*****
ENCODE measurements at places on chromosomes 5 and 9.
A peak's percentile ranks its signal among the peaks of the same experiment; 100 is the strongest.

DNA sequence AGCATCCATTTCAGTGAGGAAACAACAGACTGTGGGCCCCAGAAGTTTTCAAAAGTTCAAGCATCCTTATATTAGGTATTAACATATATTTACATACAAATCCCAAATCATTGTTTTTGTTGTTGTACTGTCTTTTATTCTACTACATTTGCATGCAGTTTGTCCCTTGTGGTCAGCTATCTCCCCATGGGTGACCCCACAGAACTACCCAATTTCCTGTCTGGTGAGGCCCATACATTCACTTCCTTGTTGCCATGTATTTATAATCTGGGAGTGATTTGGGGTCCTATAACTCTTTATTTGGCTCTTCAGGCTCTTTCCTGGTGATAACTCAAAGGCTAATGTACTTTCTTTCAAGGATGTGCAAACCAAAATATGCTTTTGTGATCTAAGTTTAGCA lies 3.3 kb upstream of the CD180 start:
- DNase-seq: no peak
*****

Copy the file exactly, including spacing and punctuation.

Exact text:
ENCODE measurements at places on chromosomes 5 and 9.
A peak's percentile ranks its signal among the peaks of the same experiment; 100 is the strongest.

DNA sequence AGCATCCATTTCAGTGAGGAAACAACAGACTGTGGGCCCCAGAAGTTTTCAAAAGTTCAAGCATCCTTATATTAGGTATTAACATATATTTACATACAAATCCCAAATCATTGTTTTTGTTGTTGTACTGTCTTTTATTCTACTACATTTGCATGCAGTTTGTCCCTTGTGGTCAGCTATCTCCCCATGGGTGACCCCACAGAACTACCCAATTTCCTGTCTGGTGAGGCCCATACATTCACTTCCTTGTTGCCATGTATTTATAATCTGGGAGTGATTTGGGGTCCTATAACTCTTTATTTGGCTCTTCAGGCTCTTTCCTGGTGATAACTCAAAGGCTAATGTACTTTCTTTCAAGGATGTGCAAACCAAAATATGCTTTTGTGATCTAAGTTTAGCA lies 3.3 kb upstream of the CD180 start:
- DNase-seq: no peak